- Thread starter
- Admin
- #1

- Feb 14, 2012

- 3,756

- Thread starter anemone
- Start date

- Thread starter
- Admin
- #1

- Feb 14, 2012

- 3,756

- Jan 31, 2012

- 253

$ \log(1+n) = n-\dfrac{n^2}{2}+\dfrac{n^3}{3}-\cdots $ $( -1 < n \le 1)$

$ \displaystyle \frac{1}{m}- \frac{1}{n} = 1 \implies n = \frac{m}{1-m} $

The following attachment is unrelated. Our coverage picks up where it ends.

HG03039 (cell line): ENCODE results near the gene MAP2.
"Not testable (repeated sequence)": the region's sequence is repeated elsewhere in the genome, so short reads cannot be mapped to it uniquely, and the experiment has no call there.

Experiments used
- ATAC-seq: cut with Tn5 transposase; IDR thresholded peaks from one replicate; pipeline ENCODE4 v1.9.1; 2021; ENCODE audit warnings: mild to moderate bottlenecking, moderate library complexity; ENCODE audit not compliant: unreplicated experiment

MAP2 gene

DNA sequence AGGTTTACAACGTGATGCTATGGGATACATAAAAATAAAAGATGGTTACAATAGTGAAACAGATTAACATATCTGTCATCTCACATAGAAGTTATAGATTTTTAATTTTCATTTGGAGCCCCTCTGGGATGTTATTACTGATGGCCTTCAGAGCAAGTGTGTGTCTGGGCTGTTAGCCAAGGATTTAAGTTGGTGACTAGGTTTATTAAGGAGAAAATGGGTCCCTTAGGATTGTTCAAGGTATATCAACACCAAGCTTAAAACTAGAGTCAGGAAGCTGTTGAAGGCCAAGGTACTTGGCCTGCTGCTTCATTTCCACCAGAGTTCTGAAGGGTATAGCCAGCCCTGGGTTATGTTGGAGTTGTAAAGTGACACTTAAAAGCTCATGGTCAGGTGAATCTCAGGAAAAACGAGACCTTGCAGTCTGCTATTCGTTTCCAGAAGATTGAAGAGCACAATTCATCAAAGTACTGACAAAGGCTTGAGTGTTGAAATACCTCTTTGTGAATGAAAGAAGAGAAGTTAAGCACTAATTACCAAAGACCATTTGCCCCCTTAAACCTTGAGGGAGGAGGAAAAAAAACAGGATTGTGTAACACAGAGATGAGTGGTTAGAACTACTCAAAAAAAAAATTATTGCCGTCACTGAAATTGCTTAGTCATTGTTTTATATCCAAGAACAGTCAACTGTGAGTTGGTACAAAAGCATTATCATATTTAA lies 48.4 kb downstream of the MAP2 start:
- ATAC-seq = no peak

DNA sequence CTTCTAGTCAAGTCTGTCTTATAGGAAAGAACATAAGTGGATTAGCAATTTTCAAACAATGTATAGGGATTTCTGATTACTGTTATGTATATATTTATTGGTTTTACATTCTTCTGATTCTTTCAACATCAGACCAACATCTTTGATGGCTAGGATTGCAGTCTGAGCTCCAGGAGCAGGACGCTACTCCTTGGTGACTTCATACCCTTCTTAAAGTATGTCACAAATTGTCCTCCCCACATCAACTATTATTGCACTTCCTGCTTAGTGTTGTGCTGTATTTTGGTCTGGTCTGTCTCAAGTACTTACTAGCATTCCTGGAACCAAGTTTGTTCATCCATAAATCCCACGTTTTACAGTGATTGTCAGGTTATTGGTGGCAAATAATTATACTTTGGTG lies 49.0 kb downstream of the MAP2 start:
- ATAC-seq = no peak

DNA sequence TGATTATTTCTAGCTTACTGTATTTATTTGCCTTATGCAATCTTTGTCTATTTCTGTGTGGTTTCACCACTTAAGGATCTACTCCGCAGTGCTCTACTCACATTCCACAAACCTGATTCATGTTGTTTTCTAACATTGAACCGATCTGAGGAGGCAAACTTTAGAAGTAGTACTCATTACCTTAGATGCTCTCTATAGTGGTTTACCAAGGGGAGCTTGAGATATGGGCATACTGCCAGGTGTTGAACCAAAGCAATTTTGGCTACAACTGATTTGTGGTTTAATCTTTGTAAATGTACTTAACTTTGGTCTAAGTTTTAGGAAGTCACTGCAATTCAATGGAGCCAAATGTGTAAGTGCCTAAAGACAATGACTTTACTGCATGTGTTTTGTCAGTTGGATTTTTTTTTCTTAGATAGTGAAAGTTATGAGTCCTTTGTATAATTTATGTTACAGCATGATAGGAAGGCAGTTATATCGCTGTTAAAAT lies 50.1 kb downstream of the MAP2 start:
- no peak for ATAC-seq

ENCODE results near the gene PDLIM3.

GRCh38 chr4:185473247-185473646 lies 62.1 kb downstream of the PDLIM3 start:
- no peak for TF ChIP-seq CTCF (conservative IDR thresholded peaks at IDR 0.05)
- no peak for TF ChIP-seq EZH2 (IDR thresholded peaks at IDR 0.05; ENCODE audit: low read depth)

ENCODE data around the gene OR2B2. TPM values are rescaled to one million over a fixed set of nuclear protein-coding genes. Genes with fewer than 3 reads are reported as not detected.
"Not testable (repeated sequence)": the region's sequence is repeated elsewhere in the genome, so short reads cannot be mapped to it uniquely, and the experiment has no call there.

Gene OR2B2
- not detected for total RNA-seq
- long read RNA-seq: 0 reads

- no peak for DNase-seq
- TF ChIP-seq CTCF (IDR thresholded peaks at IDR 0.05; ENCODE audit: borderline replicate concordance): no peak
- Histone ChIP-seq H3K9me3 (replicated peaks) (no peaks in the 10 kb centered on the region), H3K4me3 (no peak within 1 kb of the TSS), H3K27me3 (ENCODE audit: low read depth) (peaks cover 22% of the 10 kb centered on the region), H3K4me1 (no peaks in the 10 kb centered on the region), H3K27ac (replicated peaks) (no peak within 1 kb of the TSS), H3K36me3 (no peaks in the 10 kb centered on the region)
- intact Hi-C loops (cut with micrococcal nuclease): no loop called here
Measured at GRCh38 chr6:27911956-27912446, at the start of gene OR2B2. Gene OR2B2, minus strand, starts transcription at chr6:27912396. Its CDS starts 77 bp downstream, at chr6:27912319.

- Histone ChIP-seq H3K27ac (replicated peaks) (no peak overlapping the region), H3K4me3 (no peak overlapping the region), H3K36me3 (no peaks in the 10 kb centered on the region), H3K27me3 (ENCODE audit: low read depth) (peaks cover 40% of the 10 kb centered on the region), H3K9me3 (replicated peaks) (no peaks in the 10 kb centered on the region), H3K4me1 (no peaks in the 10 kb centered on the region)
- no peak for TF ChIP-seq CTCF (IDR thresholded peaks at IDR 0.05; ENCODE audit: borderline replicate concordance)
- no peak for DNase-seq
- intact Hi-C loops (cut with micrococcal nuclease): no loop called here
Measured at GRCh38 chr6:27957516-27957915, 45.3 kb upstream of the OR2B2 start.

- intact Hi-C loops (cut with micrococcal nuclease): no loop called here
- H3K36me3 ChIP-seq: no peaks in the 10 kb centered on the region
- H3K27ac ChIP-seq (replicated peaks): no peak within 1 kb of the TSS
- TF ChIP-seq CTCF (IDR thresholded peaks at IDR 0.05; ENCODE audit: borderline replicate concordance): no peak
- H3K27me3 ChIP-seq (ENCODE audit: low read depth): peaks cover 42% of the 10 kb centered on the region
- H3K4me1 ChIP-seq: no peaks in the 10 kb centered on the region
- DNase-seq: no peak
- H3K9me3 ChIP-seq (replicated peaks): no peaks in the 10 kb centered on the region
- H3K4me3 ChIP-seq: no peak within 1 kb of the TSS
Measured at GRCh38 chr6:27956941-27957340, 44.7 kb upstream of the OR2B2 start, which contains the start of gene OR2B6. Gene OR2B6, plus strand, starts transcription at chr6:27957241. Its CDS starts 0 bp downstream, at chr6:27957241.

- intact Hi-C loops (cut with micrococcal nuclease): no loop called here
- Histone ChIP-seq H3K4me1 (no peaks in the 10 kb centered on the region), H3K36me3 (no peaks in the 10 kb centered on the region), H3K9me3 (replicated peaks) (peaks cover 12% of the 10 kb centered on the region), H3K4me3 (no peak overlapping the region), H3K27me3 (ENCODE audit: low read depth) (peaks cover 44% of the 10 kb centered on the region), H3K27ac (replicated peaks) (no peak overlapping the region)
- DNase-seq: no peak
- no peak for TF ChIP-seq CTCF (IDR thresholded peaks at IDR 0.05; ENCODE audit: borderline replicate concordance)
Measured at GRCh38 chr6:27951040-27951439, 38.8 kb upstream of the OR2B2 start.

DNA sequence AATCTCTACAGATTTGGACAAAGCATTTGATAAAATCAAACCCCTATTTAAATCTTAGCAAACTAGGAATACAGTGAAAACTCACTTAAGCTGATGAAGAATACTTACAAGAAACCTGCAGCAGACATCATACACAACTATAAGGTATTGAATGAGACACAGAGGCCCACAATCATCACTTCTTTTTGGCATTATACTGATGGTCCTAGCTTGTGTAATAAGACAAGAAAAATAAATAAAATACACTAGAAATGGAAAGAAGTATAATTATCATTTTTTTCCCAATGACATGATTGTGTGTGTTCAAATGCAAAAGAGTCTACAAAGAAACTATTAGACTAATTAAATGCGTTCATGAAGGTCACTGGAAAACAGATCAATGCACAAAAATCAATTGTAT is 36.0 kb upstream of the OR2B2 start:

Because of the restriction on $m$, the values of $n$ fall between $0$ and $1$ including $1$.

And we have

$ \displaystyle \log(1+n) = \log \left( 1 + \frac{m}{1-m} \right) = \log \left(\frac{1}{1-m} \right) = - \log(1-m) $

- Thread starter
- Admin
- #3

- Feb 14, 2012

- 3,756

Thank you for participating, **Random Variable**! Your proof is correct, well done!